After the Buzz Is Over

After the Buzz Is Over

Bilge Ebiri

Two years ago, we heard seemingly endless talk about independent filmmakers embracing the Internet. True, shorts still flit about on iFilm [], and novice director Pete Jones has become a mini-celebrity with the Project Greenlight [] reality TV series, the result of his winning an online screenwriting contest. But the novelty has worn off for many underground auteurs using the Web to get their movies made.

“Back in 1998 people thought they could make a fortune online,” says Mark Tapio Kines, who gained exposure at that time for using his Web site to help finance his first feature film, titled Foreign Correspondents []. Kines now has developed a new site for a prospective film, Sharky Baby []. “Today,” he says, “I’m not getting as much e-mail from filmmakers asking me how to use the Internet to get their movie made.”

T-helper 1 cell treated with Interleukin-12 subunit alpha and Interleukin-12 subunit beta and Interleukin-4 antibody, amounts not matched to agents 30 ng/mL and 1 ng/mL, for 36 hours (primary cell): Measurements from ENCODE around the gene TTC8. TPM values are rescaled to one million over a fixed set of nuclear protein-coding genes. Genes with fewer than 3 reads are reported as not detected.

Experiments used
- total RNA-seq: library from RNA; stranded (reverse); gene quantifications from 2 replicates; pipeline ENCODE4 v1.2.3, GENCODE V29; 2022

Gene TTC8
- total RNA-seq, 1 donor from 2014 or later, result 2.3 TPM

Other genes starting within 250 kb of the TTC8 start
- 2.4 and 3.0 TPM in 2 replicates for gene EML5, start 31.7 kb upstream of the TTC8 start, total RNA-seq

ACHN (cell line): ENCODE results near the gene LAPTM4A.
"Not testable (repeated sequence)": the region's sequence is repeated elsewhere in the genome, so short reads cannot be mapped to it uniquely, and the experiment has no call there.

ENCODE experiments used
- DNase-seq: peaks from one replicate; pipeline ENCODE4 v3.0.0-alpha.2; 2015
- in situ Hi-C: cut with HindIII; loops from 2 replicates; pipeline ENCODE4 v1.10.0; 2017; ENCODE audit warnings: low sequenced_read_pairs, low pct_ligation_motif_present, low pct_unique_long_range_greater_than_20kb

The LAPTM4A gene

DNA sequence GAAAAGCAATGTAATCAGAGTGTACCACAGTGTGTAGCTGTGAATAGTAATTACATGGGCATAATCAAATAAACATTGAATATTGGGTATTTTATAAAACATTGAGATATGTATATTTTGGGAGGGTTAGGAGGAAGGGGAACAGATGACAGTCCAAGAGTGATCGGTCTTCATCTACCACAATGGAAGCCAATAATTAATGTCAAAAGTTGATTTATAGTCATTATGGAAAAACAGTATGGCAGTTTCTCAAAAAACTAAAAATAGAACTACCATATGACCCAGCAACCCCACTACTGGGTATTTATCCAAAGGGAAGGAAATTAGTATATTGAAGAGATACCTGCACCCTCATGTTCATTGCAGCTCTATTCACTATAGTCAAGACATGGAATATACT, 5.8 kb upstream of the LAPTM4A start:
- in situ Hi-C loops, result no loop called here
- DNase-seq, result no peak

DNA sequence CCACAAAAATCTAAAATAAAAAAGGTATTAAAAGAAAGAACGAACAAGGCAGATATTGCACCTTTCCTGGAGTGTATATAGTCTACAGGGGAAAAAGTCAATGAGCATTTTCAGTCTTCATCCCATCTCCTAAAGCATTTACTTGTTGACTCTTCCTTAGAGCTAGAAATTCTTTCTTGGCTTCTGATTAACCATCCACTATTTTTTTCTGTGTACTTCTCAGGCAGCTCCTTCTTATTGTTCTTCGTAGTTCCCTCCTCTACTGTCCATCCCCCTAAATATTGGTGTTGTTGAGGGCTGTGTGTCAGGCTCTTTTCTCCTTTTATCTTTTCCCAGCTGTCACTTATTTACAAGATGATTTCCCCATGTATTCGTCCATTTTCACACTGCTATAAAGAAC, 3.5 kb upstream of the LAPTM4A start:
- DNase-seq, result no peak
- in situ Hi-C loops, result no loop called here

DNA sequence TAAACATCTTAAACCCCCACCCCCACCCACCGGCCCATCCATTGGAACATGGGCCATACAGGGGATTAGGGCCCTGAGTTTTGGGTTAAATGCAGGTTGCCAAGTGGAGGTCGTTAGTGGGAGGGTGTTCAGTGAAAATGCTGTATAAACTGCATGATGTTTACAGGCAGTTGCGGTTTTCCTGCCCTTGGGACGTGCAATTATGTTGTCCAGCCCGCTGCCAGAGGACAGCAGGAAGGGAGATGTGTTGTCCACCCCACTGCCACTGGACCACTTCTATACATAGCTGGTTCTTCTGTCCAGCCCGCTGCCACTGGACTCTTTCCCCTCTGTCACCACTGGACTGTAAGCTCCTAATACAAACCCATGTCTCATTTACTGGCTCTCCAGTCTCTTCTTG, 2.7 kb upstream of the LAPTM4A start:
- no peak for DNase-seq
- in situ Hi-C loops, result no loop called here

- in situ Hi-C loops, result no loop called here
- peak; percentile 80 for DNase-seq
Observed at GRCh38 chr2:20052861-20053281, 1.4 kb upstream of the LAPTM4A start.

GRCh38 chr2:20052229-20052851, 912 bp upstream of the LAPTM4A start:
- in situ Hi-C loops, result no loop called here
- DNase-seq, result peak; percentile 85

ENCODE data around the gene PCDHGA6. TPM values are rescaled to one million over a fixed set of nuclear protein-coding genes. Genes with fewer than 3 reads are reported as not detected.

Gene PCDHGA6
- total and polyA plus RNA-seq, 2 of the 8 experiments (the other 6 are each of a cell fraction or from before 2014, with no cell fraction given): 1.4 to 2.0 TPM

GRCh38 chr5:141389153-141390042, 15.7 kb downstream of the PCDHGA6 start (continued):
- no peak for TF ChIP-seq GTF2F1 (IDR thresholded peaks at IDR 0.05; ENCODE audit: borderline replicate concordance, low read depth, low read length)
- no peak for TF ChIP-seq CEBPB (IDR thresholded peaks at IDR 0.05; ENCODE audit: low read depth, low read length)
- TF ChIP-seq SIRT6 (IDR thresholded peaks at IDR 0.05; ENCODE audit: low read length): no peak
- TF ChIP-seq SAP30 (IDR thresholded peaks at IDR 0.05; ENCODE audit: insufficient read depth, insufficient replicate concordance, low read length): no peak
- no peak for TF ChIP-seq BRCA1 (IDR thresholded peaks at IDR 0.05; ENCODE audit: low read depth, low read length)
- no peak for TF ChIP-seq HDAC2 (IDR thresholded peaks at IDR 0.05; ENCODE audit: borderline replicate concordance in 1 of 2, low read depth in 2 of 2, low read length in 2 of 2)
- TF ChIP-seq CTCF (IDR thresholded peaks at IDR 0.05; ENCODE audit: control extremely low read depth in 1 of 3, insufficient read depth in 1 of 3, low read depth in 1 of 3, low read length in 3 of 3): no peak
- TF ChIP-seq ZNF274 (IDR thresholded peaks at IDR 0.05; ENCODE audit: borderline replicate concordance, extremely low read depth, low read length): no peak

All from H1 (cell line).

While the glamour of Web hype may be gone, the Net remains a valuable tool for filmmakers. Sites such as FU: FilmUnderground [] and continue to be hubs for info, and localized services such as Washington State’s Callboard [] and the Detroit Filmmakers Coalition [] help find cast and crew in those areas.

“Using the Net wasn’t really about making money but connecting with people who could help,” Kines says. A prime example: To produce the Foreign Correspondents DVD, which he distributes through his site, Kines used the programming services of a group in Michigan that found him online. “I still haven’t met them,” he says, chuckling. “But I’m glad there are people out there who want to help [filmmakers like me].”

Copyright © 2002 Ziff Davis Media Inc. All Rights Reserved. Originally appearing in Yahoo! Internet Life.